|Title||Survey of activities of young people 1999: Country report on children's work-related activities|
|Publisher||Statistics South Africa and The Department of Labour|
South African children aged between 5 and 17 years are expected to help the family and school by participating in both economic and non-economic tasks. This is the case particularly in the deep rural areas of the `former homelands' where there are few job opportunities for adults, and where electricity and piped water are rare. For most children, however, this type of work does not take up a large proportion of their time. Nearly half (45% or 6,04 million) of South African children aged between 5 and 17 years (inclusive) were engaged in one or another kind of work-related activities, when using low time-based cut-off points (see definition below).
When higher cut-offpoints used, 36% (4,82 million) of such children were engaged in work. As many as 51% of children living in the deep rural areas, that are mainly in the apartheid-created former `homelands', were engaged in at least one form of work activity. Among children living in commercial farming areas, 35% were engaged in work activities. In informal urban areas the proportion of children involved in work decreased to 30% and informal urban areas to 19%. Of all children aged 5-17, 0.9% (118 000) were engaged in economic work for three hours or more per week in commercial agriculture,0 .2%( 26 000) in maufacturing,0 .01% (2 000) in construction and 0% (none were found) in mining. These were some of the findings of the Survey of activities of young people (SAYP), which was conducted in June and July 1999 by Statistics South Africa (StatsSA). The lower time-based cut-of fpoints of work used in this publication areas follows: " one hour or more per week on an economic activity (which is comparable with the internationally accepted definition of `economic activities'), " five hours or more per week on school maintenance or " seven hours or more on household chores. The cut-off point used more commonly in this publication for economic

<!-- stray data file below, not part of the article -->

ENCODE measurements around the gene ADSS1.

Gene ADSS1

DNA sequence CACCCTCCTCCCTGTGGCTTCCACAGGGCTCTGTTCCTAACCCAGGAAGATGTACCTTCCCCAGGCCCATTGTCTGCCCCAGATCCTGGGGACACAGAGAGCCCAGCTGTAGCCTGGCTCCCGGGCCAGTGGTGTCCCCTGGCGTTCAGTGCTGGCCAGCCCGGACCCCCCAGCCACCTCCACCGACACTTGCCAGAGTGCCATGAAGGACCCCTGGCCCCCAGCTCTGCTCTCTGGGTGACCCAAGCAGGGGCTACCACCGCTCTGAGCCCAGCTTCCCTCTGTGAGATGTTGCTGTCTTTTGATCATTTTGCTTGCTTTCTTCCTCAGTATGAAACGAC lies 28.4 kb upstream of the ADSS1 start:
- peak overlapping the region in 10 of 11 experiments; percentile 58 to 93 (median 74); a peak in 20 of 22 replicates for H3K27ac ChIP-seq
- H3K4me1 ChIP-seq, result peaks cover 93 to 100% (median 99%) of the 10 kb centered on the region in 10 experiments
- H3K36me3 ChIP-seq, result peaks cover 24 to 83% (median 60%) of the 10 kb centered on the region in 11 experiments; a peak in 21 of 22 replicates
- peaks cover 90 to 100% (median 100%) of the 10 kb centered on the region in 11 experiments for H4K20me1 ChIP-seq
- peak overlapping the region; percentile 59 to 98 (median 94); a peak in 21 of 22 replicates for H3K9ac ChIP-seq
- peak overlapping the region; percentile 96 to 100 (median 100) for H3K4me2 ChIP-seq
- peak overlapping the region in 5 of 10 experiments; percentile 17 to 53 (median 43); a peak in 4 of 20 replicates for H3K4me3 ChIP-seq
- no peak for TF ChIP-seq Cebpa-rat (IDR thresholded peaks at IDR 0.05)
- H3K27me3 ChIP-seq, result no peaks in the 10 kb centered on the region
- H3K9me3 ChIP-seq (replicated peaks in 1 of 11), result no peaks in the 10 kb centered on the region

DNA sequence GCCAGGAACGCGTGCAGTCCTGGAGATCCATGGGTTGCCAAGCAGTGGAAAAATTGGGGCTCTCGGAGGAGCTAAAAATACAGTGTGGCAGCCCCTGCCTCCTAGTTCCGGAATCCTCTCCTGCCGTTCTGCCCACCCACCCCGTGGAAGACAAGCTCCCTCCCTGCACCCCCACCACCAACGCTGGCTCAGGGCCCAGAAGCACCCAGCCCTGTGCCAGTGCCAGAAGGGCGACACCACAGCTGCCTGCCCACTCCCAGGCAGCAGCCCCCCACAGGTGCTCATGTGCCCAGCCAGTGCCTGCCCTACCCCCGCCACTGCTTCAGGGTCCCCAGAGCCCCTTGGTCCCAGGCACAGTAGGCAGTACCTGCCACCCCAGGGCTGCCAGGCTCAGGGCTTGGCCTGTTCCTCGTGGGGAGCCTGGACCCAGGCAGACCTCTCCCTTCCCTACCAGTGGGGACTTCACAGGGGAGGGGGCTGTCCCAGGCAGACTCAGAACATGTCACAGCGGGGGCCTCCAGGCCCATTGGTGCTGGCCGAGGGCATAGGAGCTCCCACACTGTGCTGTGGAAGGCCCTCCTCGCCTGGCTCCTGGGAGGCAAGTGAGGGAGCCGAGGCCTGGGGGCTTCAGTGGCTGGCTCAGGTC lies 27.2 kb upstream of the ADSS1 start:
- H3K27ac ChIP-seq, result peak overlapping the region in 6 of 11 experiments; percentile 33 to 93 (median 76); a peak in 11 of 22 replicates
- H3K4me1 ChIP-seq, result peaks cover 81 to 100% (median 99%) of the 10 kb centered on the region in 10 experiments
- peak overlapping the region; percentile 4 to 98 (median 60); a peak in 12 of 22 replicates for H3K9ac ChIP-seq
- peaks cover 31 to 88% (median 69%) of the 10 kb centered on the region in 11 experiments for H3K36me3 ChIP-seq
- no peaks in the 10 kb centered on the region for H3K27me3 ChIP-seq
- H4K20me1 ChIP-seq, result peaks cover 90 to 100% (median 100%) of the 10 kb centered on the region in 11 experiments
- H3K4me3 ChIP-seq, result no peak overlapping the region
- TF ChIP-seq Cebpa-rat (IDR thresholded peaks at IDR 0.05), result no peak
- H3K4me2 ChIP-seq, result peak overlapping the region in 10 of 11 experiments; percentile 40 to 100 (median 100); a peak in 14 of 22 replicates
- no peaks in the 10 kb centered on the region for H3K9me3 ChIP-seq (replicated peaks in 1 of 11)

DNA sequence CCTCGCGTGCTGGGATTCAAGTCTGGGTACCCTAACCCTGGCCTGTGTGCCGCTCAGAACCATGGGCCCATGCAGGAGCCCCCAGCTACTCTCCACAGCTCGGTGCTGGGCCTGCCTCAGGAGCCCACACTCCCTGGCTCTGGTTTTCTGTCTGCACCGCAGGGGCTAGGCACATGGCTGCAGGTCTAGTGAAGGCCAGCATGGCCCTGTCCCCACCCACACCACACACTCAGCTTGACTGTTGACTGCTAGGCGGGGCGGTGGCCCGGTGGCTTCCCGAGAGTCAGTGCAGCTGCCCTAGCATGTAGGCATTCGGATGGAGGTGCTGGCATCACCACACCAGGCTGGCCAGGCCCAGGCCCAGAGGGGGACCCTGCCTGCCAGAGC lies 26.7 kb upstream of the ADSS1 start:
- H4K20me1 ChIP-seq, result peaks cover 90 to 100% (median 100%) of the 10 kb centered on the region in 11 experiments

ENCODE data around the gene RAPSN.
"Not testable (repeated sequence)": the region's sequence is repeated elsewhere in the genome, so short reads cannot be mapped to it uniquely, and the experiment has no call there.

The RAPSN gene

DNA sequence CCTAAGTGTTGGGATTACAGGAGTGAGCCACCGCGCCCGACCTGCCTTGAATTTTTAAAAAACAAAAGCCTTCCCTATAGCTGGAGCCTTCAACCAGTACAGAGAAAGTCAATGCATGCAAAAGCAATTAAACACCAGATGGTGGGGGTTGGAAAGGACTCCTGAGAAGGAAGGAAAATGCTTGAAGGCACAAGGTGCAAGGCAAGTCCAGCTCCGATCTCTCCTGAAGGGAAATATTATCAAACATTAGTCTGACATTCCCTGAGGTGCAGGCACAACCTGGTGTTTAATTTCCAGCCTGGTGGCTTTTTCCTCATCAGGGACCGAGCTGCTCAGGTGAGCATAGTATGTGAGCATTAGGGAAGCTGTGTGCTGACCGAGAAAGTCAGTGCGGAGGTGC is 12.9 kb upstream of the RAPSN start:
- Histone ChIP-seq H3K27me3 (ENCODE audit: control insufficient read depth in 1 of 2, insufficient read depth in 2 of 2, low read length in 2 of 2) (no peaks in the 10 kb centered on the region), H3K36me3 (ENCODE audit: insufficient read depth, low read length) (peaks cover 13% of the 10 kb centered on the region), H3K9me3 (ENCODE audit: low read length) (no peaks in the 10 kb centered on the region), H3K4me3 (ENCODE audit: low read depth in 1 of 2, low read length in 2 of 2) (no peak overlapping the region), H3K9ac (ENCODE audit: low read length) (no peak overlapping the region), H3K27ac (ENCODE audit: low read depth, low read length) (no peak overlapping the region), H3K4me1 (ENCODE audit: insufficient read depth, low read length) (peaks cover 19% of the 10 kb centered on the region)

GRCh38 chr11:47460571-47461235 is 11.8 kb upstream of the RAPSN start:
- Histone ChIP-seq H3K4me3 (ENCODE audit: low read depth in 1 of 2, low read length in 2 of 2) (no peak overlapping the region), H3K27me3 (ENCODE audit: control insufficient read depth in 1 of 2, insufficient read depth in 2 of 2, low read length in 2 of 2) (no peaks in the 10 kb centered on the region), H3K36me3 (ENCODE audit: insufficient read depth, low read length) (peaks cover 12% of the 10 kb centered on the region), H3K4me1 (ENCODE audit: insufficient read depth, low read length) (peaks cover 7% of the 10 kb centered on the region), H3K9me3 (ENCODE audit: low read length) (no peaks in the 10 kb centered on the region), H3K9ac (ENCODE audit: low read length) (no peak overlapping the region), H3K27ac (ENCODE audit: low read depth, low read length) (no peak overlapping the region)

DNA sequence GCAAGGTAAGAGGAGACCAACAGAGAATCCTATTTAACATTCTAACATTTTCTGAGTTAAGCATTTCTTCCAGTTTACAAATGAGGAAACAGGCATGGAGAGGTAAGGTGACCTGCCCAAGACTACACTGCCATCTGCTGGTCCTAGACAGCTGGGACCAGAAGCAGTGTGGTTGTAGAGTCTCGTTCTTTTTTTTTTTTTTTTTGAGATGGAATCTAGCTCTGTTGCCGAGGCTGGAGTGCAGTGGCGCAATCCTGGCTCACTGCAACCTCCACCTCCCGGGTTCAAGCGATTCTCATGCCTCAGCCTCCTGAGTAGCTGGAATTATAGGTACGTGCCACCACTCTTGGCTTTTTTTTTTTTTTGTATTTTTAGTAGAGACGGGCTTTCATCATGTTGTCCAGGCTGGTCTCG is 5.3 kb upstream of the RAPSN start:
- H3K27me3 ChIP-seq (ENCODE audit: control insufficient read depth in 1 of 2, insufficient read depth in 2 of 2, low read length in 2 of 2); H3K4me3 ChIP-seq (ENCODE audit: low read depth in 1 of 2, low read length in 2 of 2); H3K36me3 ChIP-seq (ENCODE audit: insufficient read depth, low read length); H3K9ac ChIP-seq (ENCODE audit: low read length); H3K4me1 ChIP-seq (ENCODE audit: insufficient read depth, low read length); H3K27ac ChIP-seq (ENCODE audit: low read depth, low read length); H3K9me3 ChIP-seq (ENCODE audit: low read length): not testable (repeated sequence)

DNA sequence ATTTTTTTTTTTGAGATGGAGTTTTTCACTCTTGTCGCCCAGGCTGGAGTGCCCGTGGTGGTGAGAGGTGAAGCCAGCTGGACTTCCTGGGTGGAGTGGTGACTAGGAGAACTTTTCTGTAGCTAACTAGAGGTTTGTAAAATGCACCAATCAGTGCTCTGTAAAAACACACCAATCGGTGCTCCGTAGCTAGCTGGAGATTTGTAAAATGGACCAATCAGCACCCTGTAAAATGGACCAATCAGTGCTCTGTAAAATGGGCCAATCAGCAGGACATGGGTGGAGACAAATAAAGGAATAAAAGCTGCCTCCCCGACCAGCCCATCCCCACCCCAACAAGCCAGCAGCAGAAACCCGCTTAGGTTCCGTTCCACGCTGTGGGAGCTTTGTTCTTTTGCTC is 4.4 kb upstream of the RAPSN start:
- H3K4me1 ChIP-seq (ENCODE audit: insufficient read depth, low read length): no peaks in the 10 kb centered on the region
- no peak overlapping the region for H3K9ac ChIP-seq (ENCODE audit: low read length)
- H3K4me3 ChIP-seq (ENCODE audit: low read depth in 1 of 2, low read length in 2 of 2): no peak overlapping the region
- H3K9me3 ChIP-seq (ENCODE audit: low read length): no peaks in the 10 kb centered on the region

activity is three hours or more per week, which is referred to as `the higher cut-off points'. However, school maintenance and household chores retain the same cut-off points whether the low or the higher cut-off points are used. The survey also investigated various other factors that influenced children's health and development,
such as the nature of the environment within which the children worked, and whether the work affected their schooling.
|»||South Africa - Survey of Activities of Young People 1999|